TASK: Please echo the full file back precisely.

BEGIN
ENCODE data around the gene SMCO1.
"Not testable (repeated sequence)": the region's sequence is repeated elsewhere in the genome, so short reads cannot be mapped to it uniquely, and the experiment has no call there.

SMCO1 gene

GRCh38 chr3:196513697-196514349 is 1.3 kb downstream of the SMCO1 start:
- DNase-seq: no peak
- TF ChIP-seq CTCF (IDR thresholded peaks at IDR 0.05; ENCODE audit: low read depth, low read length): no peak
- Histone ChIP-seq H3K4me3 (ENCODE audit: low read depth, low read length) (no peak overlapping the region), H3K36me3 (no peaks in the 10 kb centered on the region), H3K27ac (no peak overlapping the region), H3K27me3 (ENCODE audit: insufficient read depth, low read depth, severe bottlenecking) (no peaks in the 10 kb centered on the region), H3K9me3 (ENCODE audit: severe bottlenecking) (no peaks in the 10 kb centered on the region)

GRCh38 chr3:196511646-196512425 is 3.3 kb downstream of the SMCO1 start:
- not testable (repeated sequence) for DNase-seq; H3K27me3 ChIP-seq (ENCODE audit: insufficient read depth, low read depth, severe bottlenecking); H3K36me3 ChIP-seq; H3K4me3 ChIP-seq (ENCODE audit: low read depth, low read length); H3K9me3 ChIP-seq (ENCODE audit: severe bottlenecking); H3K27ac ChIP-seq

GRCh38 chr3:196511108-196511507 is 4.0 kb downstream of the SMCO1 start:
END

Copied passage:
ENCODE data around the gene SMCO1.
"Not testable (repeated sequence)": the region's sequence is repeated elsewhere in the genome, so short reads cannot be mapped to it uniquely, and the experiment has no call there.

SMCO1 gene

GRCh38 chr3:196513697-196514349 is 1.3 kb downstream of the SMCO1 start:
- DNase-seq: no peak
- TF ChIP-seq CTCF (IDR thresholded peaks at IDR 0.05; ENCODE audit: low read depth, low read length): no peak
- Histone ChIP-seq H3K4me3 (ENCODE audit: low read depth, low read length) (no peak overlapping the region), H3K36me3 (no peaks in the 10 kb centered on the region), H3K27ac (no peak overlapping the region), H3K27me3 (ENCODE audit: insufficient read depth, low read depth, severe bottlenecking) (no peaks in the 10 kb centered on the region), H3K9me3 (ENCODE audit: severe bottlenecking) (no peaks in the 10 kb centered on the region)

GRCh38 chr3:196511646-196512425 is 3.3 kb downstream of the SMCO1 start:
- not testable (repeated sequence) for DNase-seq; H3K27me3 ChIP-seq (ENCODE audit: insufficient read depth, low read depth, severe bottlenecking); H3K36me3 ChIP-seq; H3K4me3 ChIP-seq (ENCODE audit: low read depth, low read length); H3K9me3 ChIP-seq (ENCODE audit: severe bottlenecking); H3K27ac ChIP-seq

GRCh38 chr3:196511108-196511507 is 4.0 kb downstream of the SMCO1 start: